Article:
The Bank of Canada is expected to raise its benchmark interest rate by half a percentage point a few days from now.  While you may not think this concerns you, rising interest rates affect obtaining new credit and maintaining pre-existing credit.  

In layman’s terms, rising interest rates makes borrowing money more expensive.  



People who borrow to purchase a home are worse off because it costs them more to finance their purchase. The rate increase is now pushing up the mortgage stress tests qualifying rate, removing many buyers from the real estate market.  If you already have a mortgage with a variable interest rate or a secured line of credit, homeowners could start paying hundreds of dollars more on regular mortgage payments. Most people do not plan for a payment increase. These increases will tighten up spending budgets and can cause financial struggles in the future.    


Student Loans

Rising interest rates affect student loans.  You can expect the cost of paying off the loan to increase. This can cause graduating students to delay major purchases in the future like cars and homes as paying off debt becomes the priority. 


Credit Cards/Lines of Credit 

When rates go up, monthly line of credit payments and credit card payments rise.  You can expect to  pay back more money over a longer period of time. If you are already struggling to make the minimum payments, it will get more difficult to do so especially if your wage has not changed. 


The Economy

Higher interest rates affect the economy.  When rates are low, the economy has a tendency to grow because households borrow money to make purchases and businesses can borrow to expand operations. When borrowing becomes more expensive, it can also mean less demand for goods and services.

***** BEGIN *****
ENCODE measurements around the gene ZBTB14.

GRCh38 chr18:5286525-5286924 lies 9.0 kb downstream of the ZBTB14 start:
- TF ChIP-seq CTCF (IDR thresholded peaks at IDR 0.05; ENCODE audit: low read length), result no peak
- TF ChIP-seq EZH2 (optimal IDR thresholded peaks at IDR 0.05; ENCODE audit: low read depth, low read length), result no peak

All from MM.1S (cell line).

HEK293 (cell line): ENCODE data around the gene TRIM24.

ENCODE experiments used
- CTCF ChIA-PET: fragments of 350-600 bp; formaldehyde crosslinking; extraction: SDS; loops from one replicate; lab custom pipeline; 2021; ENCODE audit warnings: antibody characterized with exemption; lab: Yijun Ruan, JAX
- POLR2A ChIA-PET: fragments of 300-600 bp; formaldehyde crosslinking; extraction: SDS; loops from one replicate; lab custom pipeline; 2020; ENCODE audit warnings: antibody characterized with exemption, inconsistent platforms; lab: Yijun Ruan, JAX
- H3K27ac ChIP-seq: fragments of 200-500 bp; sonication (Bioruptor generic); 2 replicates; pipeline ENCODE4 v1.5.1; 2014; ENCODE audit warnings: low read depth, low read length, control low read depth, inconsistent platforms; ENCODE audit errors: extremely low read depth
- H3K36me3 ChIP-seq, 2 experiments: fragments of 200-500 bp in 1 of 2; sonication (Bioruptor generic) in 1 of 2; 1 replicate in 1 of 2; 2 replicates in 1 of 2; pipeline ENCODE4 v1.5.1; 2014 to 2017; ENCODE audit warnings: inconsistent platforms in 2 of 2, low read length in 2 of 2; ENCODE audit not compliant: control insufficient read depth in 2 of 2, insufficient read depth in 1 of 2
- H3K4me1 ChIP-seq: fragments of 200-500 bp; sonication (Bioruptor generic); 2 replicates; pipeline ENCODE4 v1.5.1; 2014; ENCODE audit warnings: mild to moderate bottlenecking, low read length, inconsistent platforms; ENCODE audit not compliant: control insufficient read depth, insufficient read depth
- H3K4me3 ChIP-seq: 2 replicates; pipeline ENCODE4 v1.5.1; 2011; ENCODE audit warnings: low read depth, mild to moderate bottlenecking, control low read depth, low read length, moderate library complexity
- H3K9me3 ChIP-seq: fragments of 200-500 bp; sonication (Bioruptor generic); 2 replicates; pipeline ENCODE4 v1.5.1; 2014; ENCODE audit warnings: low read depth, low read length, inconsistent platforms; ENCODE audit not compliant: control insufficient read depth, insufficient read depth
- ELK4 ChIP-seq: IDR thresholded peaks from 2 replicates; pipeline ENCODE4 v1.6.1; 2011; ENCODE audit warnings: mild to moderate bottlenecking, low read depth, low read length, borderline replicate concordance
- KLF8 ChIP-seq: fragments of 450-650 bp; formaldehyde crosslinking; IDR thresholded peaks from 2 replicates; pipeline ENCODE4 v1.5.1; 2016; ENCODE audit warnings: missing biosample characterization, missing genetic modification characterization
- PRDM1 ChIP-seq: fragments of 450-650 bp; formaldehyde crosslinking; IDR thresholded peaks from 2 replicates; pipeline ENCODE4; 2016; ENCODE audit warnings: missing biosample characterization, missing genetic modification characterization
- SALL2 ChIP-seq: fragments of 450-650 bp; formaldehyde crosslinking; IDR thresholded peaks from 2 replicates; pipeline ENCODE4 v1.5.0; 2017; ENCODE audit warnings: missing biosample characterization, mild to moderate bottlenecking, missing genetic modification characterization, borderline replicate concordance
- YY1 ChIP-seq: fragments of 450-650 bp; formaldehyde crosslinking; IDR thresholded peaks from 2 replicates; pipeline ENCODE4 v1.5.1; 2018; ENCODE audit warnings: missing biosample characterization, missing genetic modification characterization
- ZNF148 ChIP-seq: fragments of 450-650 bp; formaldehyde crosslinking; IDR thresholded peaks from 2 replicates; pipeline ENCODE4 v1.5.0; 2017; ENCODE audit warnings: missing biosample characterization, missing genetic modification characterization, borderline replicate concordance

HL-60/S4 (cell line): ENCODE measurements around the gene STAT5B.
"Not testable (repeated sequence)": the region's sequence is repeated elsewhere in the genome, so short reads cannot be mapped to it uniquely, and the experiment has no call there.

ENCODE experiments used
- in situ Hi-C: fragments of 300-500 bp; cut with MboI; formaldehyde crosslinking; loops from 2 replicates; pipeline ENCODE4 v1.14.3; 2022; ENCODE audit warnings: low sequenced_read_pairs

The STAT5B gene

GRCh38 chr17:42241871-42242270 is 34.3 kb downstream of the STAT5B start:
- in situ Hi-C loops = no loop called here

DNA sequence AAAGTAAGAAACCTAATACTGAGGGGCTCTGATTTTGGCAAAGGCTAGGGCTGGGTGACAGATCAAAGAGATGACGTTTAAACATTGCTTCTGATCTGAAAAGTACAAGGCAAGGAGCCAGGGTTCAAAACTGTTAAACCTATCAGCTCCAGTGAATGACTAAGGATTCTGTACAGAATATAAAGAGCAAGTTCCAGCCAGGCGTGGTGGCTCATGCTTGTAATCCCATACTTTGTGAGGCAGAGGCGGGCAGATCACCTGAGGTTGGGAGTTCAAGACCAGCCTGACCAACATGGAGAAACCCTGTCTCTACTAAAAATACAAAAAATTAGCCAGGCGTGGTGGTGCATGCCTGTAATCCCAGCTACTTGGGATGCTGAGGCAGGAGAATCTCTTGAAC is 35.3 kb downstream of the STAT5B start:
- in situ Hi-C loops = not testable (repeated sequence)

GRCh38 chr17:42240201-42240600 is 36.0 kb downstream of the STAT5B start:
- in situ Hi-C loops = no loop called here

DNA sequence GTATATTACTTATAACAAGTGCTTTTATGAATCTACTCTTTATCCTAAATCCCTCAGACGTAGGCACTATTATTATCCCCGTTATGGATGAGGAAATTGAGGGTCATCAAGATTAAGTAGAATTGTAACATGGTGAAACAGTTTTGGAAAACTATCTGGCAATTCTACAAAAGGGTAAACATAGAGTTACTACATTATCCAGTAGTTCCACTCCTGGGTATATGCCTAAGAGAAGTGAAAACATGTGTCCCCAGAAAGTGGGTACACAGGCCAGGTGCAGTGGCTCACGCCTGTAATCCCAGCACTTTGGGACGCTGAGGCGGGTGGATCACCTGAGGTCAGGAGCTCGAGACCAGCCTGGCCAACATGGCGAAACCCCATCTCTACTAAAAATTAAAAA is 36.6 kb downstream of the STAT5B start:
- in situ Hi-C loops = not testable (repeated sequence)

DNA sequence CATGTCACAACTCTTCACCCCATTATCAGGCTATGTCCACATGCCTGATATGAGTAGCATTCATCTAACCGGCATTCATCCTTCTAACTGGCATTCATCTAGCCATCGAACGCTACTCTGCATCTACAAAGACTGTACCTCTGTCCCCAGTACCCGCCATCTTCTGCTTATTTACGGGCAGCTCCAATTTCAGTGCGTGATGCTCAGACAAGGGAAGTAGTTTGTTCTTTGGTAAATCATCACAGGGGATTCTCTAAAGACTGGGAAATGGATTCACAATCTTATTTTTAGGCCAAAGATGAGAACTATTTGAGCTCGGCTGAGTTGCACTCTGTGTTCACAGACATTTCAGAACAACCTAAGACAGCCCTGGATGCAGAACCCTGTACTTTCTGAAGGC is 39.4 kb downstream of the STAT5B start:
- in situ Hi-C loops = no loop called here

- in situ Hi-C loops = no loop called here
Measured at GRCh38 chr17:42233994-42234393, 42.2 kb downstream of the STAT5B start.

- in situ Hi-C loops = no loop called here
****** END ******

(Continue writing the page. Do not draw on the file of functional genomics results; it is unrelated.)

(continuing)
Households have already been feeling the pinch with rising gas prices, price of cars, rising food costs, housing costs and price increases on most consumer goods due to pandemic supply issues. Add to it the extra costs of borrowing money and it can stress and over-extend families to the brink of insolvency.


The Good News!

Higher interest rates can be good news for some. Savings in a bank account can grow faster. Many fixed investments like guaranteed investment certificates (GIC’s) could give higher returns.  Savers benefit because they can earn higher interest rates on their savings. Before you agree to a loan, make sure you completely understand how the interest rate will affect the total amount you owe. 

Instead of panicking when rates change, focus on building long-term savings and paying off high interest debt as soon as possible.